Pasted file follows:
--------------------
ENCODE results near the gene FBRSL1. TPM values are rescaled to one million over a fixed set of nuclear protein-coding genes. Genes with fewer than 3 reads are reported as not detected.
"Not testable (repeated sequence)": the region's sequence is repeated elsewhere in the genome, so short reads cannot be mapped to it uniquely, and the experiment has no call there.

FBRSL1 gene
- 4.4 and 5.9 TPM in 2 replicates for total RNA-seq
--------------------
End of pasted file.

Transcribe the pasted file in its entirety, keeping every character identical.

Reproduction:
ENCODE results near the gene FBRSL1. TPM values are rescaled to one million over a fixed set of nuclear protein-coding genes. Genes with fewer than 3 reads are reported as not detected.
"Not testable (repeated sequence)": the region's sequence is repeated elsewhere in the genome, so short reads cannot be mapped to it uniquely, and the experiment has no call there.

FBRSL1 gene
- 4.4 and 5.9 TPM in 2 replicates for total RNA-seq